entrevistas/teatro

Los estudiantes de Rutgers/NJIT hablan de la crisis de refugiados en Europa y entrevista sobre NUMBERS

Numbers: Students tackle european immigration crisis in World Premiere Play

STUDENTS TACKLE EUROPEAN IMMIGRATION CRISIS IN WORLD PREMIERE PLAY

by Brian Louis O’Mahoney | blo2@njit.edu

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“In a mere twenty days, 235 illegal immigrant have landed on the coast of Malta, equivalent to 33,000 unregistered persons landing in a country such as Italy in the same period of time.” This line from Numbers, a play by Spanish playwright, Mar Gómez Glez, being produced by the Rutgers-NJIT Theatre Program this December, gives a quick glance at the scope of the Europe’s migration crisis.

The play adapts the true story of the Francisco Y Catalina, a small Spanish fishing boat that picked up a group of migrants lost at sea in 2006, and was soon after stranded at sea for six days because no port would allow them to dock while carrying immigrants.

Numbers follows how the skipper and crew of the ship attempt to coordinate their return and the safety of the migrants with their wives at home and with the politicians of the countries involved.

Tackling these politics is a group of NJIT and RU-N students, led by director Maria Aladren. Through the vessel of Numbers, the students are looking at the migrant crisis through a different lens. Not the common image of the migrants themselves, but through the eyes of the fishermen and politicians who decide what to do with this avalanche of people.

Gómez Glez discussed her decision to focus on the decision makers, saying that “[o]nce the migrants were taken onto the boat, their fate were in the hands of other people. I wanted the audience to experience that impotence and watch the decisions that other characters took on their names.”

The issue of migration is extremely topical right now, as Europe is currently dealing with a deluge of migrants coming from Syria, and as the United States deals with the ever touchy subject of illegal immigration, highlighted by the fact that Donald Trump, currently running for presidential office, recently spoke about rebirthing President Eisenhower’s “Operation Wetback”, which deported countless legal and illegal Mexican immigrants, often to inhospitable locations in Mexico, where many died.

Aladren, director of Numbers and theatre teacher at Middlesex County Vocational and Technical Schools – East Brunswick, chose this play for precisely that reason.

“The play is first of all a solid piece of theatre–intensely theatrical, using modern technology and driven by a solid story told by well-rounded characters.” Aladren said. “Secondarily, it refers to events and asks questions that we need to deal with in our world, so its social relevance appealed to me… [It] is a story from my culture and the world I grew up with and its personal component is so close to me, I feel I can add to it as a director.”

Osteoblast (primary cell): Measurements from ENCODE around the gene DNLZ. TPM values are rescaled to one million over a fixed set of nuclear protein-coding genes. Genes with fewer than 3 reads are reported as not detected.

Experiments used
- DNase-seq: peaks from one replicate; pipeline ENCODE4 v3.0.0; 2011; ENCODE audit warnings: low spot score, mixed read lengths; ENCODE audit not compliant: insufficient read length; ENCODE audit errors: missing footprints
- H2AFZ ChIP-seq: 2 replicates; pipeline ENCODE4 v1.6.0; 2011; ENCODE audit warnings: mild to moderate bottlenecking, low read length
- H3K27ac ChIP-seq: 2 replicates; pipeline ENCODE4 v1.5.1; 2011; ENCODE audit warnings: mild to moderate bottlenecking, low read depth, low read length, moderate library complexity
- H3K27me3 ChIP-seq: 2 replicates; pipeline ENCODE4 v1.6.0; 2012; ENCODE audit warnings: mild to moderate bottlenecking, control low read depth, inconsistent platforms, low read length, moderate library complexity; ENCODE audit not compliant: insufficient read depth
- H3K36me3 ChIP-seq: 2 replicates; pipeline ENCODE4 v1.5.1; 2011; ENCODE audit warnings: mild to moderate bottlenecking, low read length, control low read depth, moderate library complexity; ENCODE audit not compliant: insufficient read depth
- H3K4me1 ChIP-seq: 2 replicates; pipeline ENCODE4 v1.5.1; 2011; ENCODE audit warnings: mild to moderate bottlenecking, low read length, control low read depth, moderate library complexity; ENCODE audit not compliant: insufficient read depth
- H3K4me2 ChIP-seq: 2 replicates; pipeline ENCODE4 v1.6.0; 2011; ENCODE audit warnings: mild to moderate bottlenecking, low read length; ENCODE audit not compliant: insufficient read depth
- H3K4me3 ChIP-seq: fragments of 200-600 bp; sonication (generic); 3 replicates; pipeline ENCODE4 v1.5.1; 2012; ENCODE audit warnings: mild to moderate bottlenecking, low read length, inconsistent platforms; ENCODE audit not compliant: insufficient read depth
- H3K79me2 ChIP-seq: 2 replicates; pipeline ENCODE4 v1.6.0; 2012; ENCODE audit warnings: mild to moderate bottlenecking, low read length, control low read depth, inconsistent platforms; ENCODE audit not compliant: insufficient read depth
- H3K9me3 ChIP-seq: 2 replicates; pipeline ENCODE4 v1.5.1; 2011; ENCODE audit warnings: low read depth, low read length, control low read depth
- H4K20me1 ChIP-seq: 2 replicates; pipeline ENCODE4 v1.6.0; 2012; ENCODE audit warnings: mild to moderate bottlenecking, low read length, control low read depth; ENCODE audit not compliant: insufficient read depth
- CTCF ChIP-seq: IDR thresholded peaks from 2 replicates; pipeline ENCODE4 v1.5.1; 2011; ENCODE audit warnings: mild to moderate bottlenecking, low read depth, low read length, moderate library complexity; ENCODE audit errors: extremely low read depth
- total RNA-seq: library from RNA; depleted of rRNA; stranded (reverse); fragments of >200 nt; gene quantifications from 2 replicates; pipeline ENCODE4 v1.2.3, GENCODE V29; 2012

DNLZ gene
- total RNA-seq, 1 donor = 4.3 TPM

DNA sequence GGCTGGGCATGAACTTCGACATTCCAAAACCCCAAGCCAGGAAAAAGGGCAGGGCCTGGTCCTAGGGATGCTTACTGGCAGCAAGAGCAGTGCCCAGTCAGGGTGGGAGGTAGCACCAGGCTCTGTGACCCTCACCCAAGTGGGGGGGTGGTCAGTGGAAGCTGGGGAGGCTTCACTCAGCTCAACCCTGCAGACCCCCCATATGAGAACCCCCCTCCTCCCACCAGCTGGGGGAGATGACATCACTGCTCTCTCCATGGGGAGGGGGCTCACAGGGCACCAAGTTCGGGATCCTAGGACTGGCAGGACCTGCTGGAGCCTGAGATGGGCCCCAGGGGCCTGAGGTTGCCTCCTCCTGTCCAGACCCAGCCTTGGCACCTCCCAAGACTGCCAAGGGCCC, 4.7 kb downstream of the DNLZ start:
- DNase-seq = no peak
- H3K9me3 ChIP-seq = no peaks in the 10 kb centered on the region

As real world politicians tackle the immigration crisis head on, the students themselves are grappling with the magnitude of what the play represents.

Rianna Ronquillo, 18, a Rutgers-Newark freshman playing one of the politicians in the play said “Working on this play and learning how [immigrants] must stay quiet, how their opinions don’t seem to matter to their higher ups, I can better understand the Syrian refugees struggle. Americans along with the other EU countries fear that the refugees are the terrorists, but it looks a lot like it’s the other way around. “

Devin Mattheson, 22, a student at NJIT playing a sailor, noticed parallels between the play, the current social crisis, and his own family history.

“My dad was originally born in Trinidad and Tobago. He moved to the US when he was ten.” Mattheson said. “The country at that time was growing in unrest and becoming very militaristic. I can’t imagine not letting a ten year old in the country out of fear of terrorism, but that’s what’s happening now.”

Allison Mitchell, 22, a Rutgers-Newark senior in the ensemble, drew similarities between the current situations in both Europe and the US, and with the way immigrants are treated by the politicians in the play.

“It is easy to sit in a position of privilege and decide who can and cannot enter the country,” Mitchell said. “It seems like those in charge are not realizing, or refusing to accept, that Syrians are people, too.”

The issues brought up in Numbers are ever relevant, as immigration continues to become a heated and highly debated issue in global politics.

Numbers runs December 2nd-5th @ 7pm, and December 6th @ 2:30pm, at Jim Wise Theater, Kupfrian Hall, NJIT.

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